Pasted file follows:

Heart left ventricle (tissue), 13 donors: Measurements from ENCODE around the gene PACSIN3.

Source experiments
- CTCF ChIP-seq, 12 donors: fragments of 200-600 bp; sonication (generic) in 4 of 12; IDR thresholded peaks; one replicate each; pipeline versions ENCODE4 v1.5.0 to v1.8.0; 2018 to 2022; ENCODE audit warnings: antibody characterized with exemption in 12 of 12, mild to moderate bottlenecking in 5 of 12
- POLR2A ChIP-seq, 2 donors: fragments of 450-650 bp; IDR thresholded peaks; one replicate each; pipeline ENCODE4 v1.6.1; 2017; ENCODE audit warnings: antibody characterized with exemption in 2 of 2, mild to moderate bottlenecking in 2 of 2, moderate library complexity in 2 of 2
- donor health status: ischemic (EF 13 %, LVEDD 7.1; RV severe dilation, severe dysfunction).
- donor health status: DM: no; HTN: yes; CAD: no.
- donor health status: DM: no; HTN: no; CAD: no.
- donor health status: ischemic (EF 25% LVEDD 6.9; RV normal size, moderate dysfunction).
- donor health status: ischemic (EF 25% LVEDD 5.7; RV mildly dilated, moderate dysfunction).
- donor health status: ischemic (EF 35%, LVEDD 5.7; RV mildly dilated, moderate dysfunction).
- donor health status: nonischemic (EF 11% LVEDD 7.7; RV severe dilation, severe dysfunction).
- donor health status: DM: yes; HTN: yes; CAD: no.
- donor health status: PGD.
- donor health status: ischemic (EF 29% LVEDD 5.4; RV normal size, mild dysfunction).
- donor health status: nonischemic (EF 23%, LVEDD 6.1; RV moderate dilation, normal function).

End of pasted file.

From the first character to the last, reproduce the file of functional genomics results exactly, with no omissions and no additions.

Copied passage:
Heart left ventricle (tissue), 13 donors: Measurements from ENCODE around the gene PACSIN3.

Source experiments
- CTCF ChIP-seq, 12 donors: fragments of 200-600 bp; sonication (generic) in 4 of 12; IDR thresholded peaks; one replicate each; pipeline versions ENCODE4 v1.5.0 to v1.8.0; 2018 to 2022; ENCODE audit warnings: antibody characterized with exemption in 12 of 12, mild to moderate bottlenecking in 5 of 12
- POLR2A ChIP-seq, 2 donors: fragments of 450-650 bp; IDR thresholded peaks; one replicate each; pipeline ENCODE4 v1.6.1; 2017; ENCODE audit warnings: antibody characterized with exemption in 2 of 2, mild to moderate bottlenecking in 2 of 2, moderate library complexity in 2 of 2
- donor health status: ischemic (EF 13 %, LVEDD 7.1; RV severe dilation, severe dysfunction).
- donor health status: DM: no; HTN: yes; CAD: no.
- donor health status: DM: no; HTN: no; CAD: no.
- donor health status: ischemic (EF 25% LVEDD 6.9; RV normal size, moderate dysfunction).
- donor health status: ischemic (EF 25% LVEDD 5.7; RV mildly dilated, moderate dysfunction).
- donor health status: ischemic (EF 35%, LVEDD 5.7; RV mildly dilated, moderate dysfunction).
- donor health status: nonischemic (EF 11% LVEDD 7.7; RV severe dilation, severe dysfunction).
- donor health status: DM: yes; HTN: yes; CAD: no.
- donor health status: PGD.
- donor health status: ischemic (EF 29% LVEDD 5.4; RV normal size, mild dysfunction).
- donor health status: nonischemic (EF 23%, LVEDD 6.1; RV moderate dilation, normal function).